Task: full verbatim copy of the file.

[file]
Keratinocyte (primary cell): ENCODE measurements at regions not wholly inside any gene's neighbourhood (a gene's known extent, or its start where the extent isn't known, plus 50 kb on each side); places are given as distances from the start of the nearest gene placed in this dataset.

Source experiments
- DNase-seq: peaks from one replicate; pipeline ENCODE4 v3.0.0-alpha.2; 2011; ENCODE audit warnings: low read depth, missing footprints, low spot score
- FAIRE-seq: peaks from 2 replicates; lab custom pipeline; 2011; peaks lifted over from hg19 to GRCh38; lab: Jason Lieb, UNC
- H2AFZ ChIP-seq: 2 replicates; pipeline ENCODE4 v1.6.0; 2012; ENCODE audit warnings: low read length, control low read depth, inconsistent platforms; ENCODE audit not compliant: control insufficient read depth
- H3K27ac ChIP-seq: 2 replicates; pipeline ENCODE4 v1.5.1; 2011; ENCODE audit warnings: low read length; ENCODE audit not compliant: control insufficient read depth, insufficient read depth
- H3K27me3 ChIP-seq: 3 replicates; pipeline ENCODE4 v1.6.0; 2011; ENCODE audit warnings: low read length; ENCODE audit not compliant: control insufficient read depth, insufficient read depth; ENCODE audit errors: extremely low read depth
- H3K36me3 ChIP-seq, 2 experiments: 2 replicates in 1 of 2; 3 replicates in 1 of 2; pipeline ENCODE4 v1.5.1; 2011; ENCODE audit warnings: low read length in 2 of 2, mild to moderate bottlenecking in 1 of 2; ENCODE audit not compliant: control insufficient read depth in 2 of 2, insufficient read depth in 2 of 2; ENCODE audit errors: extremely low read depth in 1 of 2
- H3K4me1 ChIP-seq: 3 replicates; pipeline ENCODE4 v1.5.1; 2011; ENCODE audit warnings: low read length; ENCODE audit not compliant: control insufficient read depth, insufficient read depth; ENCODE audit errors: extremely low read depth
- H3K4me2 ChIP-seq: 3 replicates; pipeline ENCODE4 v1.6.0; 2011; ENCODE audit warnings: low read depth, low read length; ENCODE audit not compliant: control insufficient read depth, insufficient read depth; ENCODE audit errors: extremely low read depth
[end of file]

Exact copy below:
Keratinocyte (primary cell): ENCODE measurements at regions not wholly inside any gene's neighbourhood (a gene's known extent, or its start where the extent isn't known, plus 50 kb on each side); places are given as distances from the start of the nearest gene placed in this dataset.

Source experiments
- DNase-seq: peaks from one replicate; pipeline ENCODE4 v3.0.0-alpha.2; 2011; ENCODE audit warnings: low read depth, missing footprints, low spot score
- FAIRE-seq: peaks from 2 replicates; lab custom pipeline; 2011; peaks lifted over from hg19 to GRCh38; lab: Jason Lieb, UNC
- H2AFZ ChIP-seq: 2 replicates; pipeline ENCODE4 v1.6.0; 2012; ENCODE audit warnings: low read length, control low read depth, inconsistent platforms; ENCODE audit not compliant: control insufficient read depth
- H3K27ac ChIP-seq: 2 replicates; pipeline ENCODE4 v1.5.1; 2011; ENCODE audit warnings: low read length; ENCODE audit not compliant: control insufficient read depth, insufficient read depth
- H3K27me3 ChIP-seq: 3 replicates; pipeline ENCODE4 v1.6.0; 2011; ENCODE audit warnings: low read length; ENCODE audit not compliant: control insufficient read depth, insufficient read depth; ENCODE audit errors: extremely low read depth
- H3K36me3 ChIP-seq, 2 experiments: 2 replicates in 1 of 2; 3 replicates in 1 of 2; pipeline ENCODE4 v1.5.1; 2011; ENCODE audit warnings: low read length in 2 of 2, mild to moderate bottlenecking in 1 of 2; ENCODE audit not compliant: control insufficient read depth in 2 of 2, insufficient read depth in 2 of 2; ENCODE audit errors: extremely low read depth in 1 of 2
- H3K4me1 ChIP-seq: 3 replicates; pipeline ENCODE4 v1.5.1; 2011; ENCODE audit warnings: low read length; ENCODE audit not compliant: control insufficient read depth, insufficient read depth; ENCODE audit errors: extremely low read depth
- H3K4me2 ChIP-seq: 3 replicates; pipeline ENCODE4 v1.6.0; 2011; ENCODE audit warnings: low read depth, low read length; ENCODE audit not compliant: control insufficient read depth, insufficient read depth; ENCODE audit errors: extremely low read depth